New proposal would push retirement age to 70 for Social Security benefits

Article states that the change would only effect people that aren't going to retire more than 20 years, However thats like closing the barn doors after all the cows have left the building. This wouldn't do squat since SS is already in the red, and it will run out of red ink before the 20 years are up. I doubt that SS will last even the next five years, even if they raised SS miniumum age to 70 for everyone tommorow. There are already too many SS recipients. Raising the payroll tax won't work since it would just create higher unemployment and less consumption as workers must pay an even higher porporton of their income, which leaves less money to to by goods to support demand.

 

 

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Re: Daily Digest - June 30

http://www.telegraph.co.uk/finance/comment/ambroseevans_pritchard/7841961/Gold-reclaims-its-currency-status-as-the-global-system-unravels.html

Gold reclaims its currency status as the global system unravels

We already know that the eurozone money markets seized up violently in early May as incipient bank runs spread from Greece to Portugal and Spain, threatening the first big sovereign default of our era.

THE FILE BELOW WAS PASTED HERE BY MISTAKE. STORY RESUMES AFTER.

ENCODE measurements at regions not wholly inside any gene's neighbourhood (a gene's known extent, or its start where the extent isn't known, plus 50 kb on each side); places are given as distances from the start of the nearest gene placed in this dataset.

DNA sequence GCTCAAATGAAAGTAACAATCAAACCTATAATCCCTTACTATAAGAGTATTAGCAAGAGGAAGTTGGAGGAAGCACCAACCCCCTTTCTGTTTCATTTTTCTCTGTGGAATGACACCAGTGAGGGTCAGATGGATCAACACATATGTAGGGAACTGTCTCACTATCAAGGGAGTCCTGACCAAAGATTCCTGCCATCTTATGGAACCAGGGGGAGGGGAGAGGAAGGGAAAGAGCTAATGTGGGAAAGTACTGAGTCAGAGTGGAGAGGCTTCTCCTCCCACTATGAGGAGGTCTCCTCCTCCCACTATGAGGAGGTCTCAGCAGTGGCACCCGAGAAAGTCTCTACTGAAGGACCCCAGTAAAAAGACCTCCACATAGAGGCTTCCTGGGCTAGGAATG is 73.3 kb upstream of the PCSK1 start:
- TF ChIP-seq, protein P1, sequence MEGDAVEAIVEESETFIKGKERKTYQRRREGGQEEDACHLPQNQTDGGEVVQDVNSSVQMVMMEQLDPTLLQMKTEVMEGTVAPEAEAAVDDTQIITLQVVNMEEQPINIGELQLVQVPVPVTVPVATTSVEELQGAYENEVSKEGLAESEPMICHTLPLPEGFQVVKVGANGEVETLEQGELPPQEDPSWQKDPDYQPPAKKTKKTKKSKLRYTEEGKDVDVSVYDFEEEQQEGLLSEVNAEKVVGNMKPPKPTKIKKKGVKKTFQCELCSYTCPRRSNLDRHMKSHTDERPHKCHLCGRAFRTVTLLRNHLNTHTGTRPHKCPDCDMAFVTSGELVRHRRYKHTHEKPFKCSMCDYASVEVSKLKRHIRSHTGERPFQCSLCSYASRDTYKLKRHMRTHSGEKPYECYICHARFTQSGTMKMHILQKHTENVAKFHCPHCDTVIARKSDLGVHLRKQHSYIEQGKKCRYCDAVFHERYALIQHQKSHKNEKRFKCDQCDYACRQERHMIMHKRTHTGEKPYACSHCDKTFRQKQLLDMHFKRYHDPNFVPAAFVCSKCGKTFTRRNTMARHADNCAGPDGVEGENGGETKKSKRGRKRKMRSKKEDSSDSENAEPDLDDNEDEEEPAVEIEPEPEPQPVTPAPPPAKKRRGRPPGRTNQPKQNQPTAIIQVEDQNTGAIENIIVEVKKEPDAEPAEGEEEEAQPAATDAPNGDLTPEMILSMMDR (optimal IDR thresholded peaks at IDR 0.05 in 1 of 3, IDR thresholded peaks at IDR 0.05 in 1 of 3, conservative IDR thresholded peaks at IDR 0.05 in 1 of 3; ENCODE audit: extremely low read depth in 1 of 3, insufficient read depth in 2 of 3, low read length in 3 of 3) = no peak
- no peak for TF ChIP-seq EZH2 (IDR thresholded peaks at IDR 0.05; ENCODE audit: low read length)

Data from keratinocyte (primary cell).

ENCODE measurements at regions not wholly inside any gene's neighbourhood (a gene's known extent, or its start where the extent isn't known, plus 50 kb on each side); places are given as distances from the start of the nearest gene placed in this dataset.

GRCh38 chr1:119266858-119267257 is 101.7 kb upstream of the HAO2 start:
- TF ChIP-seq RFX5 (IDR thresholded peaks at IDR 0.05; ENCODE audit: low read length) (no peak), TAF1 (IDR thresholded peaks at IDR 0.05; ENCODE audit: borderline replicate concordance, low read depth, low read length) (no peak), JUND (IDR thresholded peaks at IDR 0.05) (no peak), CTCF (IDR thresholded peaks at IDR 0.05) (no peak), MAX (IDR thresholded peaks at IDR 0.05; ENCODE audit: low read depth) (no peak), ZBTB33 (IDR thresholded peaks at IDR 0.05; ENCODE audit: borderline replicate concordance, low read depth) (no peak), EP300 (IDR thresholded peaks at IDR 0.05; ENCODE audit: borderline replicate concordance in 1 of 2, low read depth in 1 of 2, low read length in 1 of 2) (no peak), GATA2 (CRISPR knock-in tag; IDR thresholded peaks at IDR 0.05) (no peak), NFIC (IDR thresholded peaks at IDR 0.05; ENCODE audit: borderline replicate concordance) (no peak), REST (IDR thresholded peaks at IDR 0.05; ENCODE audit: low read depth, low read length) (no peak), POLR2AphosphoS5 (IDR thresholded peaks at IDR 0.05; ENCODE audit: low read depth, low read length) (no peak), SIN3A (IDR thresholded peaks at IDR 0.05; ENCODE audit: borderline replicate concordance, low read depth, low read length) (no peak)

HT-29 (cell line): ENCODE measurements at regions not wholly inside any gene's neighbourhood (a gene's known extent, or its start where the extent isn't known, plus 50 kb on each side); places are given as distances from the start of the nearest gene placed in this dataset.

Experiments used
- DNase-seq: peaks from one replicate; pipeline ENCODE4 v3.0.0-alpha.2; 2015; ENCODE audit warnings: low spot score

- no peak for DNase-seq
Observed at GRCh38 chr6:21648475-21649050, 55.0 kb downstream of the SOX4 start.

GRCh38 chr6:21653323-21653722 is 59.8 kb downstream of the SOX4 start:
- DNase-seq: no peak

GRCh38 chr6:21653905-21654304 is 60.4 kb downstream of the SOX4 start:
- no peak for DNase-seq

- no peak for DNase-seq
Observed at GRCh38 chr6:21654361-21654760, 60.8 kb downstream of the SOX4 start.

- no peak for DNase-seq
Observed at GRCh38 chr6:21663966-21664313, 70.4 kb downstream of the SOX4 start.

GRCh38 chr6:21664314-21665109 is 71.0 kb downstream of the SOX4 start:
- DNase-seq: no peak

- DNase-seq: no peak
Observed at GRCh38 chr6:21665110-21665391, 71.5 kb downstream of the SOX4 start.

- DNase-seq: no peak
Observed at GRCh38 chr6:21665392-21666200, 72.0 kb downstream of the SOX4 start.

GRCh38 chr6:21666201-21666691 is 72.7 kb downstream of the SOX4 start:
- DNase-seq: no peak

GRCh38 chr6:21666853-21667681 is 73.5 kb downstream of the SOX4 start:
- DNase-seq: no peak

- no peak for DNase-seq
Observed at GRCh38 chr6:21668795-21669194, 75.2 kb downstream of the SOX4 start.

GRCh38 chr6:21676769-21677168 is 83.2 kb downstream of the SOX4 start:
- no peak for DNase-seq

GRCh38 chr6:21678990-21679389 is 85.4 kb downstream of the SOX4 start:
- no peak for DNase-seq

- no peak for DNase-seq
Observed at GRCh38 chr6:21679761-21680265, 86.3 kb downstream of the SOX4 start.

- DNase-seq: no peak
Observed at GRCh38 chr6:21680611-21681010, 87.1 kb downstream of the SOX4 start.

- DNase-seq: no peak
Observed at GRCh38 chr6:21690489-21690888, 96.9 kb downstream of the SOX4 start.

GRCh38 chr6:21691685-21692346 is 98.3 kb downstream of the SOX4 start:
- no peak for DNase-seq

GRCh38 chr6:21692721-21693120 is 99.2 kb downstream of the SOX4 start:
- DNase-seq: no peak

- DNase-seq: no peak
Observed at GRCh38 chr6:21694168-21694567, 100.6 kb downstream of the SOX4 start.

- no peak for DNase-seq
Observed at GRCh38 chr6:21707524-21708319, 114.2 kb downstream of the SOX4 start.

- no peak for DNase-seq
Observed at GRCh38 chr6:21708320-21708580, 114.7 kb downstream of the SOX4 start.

By Ambrose Evans-Pritchard
Published: 5:43PM BST 20 Jun 2010

 

Recent protests in Greece over austerity measures. The country's public debt will rise from 120pc to 150pc of GDP under the IMF-EU plan Photo: AFP

Jean-ClaudeTrichet, the president of the European Central Bank (EC), talked days later of "the most difficult situation since the Second World War, and perhaps the First".

The ECB’s latest monthly bulletin gives us some startling details. It reveals that the bank’s "systemic risk indicator" surged suddenly to an all-time high on May 7 as measured by EURIBOR derivatives and stress in the EONIA swaps market, exceeding the strains at the height of the Lehman Brothers crisis in September 2008. "The probability of a simultaneous default of two or more euro-area large and complex banking groups rose sharply," it said.

This is a unsettling admission. Which two "large and complex banking groups" were on the brink of collapse? We may find out in late July when the stress test results are published, a move described by Deutsche Bank chief Josef Ackermann as "very, very dangerous".

And are we any safer now that the EU has failed to restore full confidence with its €750bn (£505bn) "shock and awe" shield, that is to say after throwing everything it can credibly muster under the political constraints of monetary union? This is the deep angst that lies behind last week's surge in gold to an all-time high of $1,258 an ounce.